Irving Thalberg Jr. was educated at a military school, a public school, and at Le Rosey near Rolle, Switzerland. He began to study philosophy at Stanford University, served in the army, and then returned to Stanford, where he married fellow student Suzanne McCormick in 1956. After teaching at various schools, he and his family moved to Chicago, and in 1965 he joined the philosophy department of the University of Illinois at Chicago Circle (UIC). Irving and Suzanne had three daughters, Shoshana, Deborah, and Elana. Suzanne taught philosophy at the University of Chicago. Irving and Suzanne divorced in 1971. During his tenure at UIC, Irving Jr. wrote three books and seventy articles on philosophy. He later married an anthropology instructor named Deborah Pellow. A universally respected scholar, Irving Thalberg Jr. died of cancer on August 21, 1987.
Katharine Thalberg was educated at the Westlake School for Girls. She married an Olympic skier named Jack Reddish in 1954, when she was eighteen, and continued her studies at Vassar, Stanford, and UCLA, earning a degree in English literature. Her second marriage was to actor Richard Anderson, with whom she had three daughters, Ashley, Brooke, and Deva. After moving to Aspen, Colorado, she opened the popular Explore Bookstore, and later married businessman Bill Stirling. After years as a pillar of the community and a respected animal-rights activist, Katharine Thalberg died of cancer on January 5, 2006.
076: Shearer with her children in the 1940s
In 1957, fifteen years after Norma Shearer’s last film, MGM (which had just dropped the hyphens from its corporate initials) created a syndicated television package comprising films released between 1929 and 1948. As a result, millions of people too young to have seen Shearer on the big screen encountered her in their living rooms. The 1970s saw a wave of interest in cinema history. This manifested itself in repertory programs, college courses, and tribute films such as That’s Entertainment!
Shearer’s part in this process was complicated. She was aware of the nostalgia craze but did not participate, except to chide MGM management in 1974 for neglecting to identify her in a clip from Idiot’s Delight. By the time of her death in 1983, her pre-Code films were not being shown on television as often as Marie Antoinette and The Women; consequently, she was best remembered for these “noble” roles. Because she (and her films) had been absent from the scene for so many years, critics like Pauline Kael and Richard Schickel could rewrite history, which they did, characterizing Shearer as the untalented obsession of a myopic executive. Yet, as her films were shown in repertory, historians like James Card of Eastman House strove to undo the damage that had been done by a few hostile critics.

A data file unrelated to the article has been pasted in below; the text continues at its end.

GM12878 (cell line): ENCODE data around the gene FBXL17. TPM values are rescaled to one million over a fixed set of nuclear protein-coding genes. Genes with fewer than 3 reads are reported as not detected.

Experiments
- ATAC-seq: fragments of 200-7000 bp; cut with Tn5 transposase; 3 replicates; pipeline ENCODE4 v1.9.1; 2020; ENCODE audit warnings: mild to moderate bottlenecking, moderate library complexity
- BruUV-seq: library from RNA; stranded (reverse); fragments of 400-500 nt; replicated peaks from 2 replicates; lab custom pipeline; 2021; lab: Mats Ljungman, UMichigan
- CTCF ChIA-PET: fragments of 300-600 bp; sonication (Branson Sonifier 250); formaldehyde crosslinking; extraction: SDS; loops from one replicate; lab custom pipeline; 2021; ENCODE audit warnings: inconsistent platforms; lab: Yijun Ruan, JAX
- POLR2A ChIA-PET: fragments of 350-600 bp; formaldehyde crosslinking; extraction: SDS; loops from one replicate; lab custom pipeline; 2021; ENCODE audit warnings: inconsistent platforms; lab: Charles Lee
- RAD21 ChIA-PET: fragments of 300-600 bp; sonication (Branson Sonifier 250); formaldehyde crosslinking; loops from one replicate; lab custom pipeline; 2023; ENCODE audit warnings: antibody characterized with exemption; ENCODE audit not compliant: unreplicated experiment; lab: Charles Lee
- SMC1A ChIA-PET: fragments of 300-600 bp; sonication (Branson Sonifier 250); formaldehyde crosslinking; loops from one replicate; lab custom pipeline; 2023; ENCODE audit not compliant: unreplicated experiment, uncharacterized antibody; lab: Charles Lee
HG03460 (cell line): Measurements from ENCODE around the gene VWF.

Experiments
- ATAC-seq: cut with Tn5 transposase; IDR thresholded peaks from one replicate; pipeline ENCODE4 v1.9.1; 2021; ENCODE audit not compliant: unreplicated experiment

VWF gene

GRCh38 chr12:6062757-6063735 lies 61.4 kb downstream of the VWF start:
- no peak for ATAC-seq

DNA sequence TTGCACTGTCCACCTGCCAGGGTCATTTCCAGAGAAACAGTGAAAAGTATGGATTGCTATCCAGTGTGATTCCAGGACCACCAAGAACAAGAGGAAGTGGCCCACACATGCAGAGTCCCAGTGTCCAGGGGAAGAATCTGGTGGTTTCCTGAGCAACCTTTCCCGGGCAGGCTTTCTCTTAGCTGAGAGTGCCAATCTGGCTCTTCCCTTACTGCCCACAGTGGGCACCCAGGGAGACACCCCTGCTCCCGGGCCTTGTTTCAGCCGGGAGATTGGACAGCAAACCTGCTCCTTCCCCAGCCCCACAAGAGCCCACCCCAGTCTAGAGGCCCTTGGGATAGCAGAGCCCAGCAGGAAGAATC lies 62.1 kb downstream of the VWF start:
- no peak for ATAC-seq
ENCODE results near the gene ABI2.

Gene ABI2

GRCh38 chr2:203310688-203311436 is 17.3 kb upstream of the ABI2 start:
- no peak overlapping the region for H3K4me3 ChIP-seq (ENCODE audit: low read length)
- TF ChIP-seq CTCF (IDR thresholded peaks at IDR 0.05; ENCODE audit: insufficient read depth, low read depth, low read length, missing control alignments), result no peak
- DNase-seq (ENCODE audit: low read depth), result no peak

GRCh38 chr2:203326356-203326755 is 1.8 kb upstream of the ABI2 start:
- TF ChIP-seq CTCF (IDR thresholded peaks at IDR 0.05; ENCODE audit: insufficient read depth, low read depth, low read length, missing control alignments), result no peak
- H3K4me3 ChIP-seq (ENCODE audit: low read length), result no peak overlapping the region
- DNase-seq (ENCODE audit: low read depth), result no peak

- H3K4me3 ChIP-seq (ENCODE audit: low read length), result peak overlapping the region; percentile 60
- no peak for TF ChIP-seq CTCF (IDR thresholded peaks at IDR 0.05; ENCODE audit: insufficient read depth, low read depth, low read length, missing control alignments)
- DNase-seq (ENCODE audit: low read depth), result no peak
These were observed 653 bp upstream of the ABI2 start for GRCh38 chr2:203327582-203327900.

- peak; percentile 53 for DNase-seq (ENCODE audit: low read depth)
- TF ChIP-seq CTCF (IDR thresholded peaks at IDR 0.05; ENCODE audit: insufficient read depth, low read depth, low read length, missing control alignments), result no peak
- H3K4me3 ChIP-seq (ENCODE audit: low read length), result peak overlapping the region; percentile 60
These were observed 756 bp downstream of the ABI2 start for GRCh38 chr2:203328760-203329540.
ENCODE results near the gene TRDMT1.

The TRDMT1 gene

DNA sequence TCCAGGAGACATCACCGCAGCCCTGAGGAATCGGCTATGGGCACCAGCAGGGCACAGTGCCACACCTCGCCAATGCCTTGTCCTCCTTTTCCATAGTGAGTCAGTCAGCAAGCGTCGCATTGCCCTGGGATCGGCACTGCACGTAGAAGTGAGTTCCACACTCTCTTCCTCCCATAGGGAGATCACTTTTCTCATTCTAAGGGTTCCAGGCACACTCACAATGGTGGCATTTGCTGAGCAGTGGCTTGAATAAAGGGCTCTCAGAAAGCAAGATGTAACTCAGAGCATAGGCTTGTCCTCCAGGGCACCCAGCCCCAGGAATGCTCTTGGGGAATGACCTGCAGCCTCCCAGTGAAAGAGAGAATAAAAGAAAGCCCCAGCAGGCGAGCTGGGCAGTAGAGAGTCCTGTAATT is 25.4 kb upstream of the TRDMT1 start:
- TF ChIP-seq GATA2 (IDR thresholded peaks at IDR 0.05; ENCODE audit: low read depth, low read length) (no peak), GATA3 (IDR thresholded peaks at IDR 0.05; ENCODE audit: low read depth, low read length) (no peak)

The real Shearer revival began in the 1980s, when MGM-UA Home Video released a number of Shearer titles. In 1988 Turner Network Television began to air the entire Metro-Goldwyn-Mayer film library. In 1994 Turner Classic Movies began to showcase Shearer’s films. For the first time, the majority of them could be seen and evaluated.
In the 1990s a number of high-profile books formally reappraised Shearer's work. The first was a major biography by Gavin Lambert. Next came Complicated Women, by Mick LaSalle, film critic at the San Francisco Chronicle. Then came four books by photographer Mark A. Vieira: two revisionist biographies of Irving Thalberg; and two biographies of George Hurrell. These books recognized the control Shearer exercised over her work, which included her choice of material and her patronage of Hurrell, of Gilbert Adrian. As the Internet began to exert influence on popular culture, Shearer’s reputation benefited from increased access to her work and to archival material about her.
In the second decade of the twenty-first century, Norma Shearer is accorded almost the same kind of respect she knew as First Lady of M-G-M. LaSalle has called her "the exemplar of sophisticated 1930s womanhood . . . exploring love and sex with an honesty that would be considered frank by modern standards.” While there had been instances of performers who were given a belated celebrity by historians, this was the first time that a star’s reputation had been restored by scholars and solidified by the Internet. Shearer is celebrated as a feminist pioneer, “the first American film actress to make it chic and acceptable to be single and not a virgin on screen.” Her films continue to be exhibited and studied, whether her dual role in Lady of the Night, her breakthrough in The Divorcee, her skillfully nuanced Romeo and Juliet, or her triumphant Marie Antoinette.